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C-section clinical evidence

The PICO System may help reduce the risk of surgical site infections (SSIs) and may help improve healing times as part of a comprehensive clinical protocol.1

In women undergoing C-sections that have any of these high risk factors that could lead to complications, the use of PICO should be considered.

  • Smokers
  • Comorbidities including diabetes, obesity, hypertension, poor vascular status, immuno-compromised
  • Lengthy surgeries
  • Emergency procedures
  • Etiology of the problem

A recent study showed effects of PICO Single Use Negative Pressure Wound Therapy System (sNPWT) use on the incidence of surgical site infections in women with BMI ≥30 kg/m² undergoing C-section

Hyldig N, et al. BJOG (2018)1

Study overview

Open-label, pragmatic randomized study at five centers in Denmark

Who participated in the study?

Pregnant woman

Pregnant women

undergoing C-section
(elective or emergency)

BMI

Pre-pregnancy

BMI ≥30 kg/m²

5 days

PICO sNPWT (n=432)

Could stay in place for approximately 5 days*

24 hours

Standard dressings (n=444)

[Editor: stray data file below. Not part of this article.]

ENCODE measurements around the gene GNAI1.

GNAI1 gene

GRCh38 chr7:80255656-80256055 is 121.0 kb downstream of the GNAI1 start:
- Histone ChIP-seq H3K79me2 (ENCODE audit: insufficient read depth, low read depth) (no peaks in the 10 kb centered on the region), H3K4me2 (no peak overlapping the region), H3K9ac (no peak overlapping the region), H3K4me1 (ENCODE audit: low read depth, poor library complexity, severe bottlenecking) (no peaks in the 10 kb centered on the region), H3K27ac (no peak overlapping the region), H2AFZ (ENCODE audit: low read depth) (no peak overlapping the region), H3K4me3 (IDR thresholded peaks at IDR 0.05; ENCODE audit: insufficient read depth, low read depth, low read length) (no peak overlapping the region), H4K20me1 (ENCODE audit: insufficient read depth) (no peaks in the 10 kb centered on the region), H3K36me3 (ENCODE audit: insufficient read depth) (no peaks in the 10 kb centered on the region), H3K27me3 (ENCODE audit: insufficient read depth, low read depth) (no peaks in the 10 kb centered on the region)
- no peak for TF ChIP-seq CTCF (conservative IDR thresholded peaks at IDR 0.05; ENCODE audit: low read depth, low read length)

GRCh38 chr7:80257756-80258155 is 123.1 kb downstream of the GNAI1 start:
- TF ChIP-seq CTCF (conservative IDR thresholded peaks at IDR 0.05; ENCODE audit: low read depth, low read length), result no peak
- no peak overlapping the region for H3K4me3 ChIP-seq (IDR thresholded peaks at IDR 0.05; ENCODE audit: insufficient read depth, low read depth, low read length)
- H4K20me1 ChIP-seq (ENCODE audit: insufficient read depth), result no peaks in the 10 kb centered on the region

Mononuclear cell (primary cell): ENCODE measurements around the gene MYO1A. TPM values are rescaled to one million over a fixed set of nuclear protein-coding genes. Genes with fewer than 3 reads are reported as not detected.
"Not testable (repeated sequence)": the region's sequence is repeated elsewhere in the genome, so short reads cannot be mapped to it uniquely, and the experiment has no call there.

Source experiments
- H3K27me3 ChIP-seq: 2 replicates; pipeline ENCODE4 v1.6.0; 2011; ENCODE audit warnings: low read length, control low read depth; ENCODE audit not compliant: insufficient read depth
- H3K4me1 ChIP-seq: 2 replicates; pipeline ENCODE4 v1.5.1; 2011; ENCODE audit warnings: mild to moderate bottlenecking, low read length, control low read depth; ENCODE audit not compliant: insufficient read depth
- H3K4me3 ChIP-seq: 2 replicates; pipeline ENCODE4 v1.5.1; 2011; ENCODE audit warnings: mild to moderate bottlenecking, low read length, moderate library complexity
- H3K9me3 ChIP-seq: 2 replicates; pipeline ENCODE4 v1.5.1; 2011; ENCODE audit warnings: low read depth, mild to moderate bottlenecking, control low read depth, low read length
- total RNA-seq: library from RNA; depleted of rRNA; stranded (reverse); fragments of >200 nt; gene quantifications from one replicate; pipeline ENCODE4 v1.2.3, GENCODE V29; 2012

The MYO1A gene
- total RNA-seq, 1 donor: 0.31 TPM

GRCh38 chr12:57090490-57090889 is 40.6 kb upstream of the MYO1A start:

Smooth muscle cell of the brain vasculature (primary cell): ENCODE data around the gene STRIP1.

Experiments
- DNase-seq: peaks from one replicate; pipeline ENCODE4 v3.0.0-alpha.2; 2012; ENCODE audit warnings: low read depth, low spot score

Could stay in place for ≥24 hours

 

*PICO dressings have a wear time of up to 7 days, depending on exudate levels

Secondary

31 percent lower

Wound exudate (patient reported)

Relative reduction

(22.4% for PICO sNPWT vs 32.9% for standard dressings; p=0.001)

92 patients had wound exudate with PICO sNPWT (n=410) versus 137 patients with standard dressings (n=417)

Similar results for PICO sNPWT versus standard dressings in:

checklist

Health status questionnaires

Visual Analoge Score of 83 vs 82

Key conclusions

>In pregnant women undergoing C-section with a pre-pregnancy BMI ≥30 kg/m²:

Pump illustration, arrow up

PICO sNPWT helped to significantly reduce the incidence of SSIs versus standard dressings

droplet of water, down arrow

Wound exudate was also reduced with PICO sNPWT

Application on a C-section

 

 

  1. Hyldig N, Vinter CA, Kruse M, et al. Prophylactic incisional negative pressure wound therapy reduces the risk of surgical site infection after caesarean section in obese women: A pragmatic randomised clinical trial. BJOG. 2019 Apr;126(5):628-635.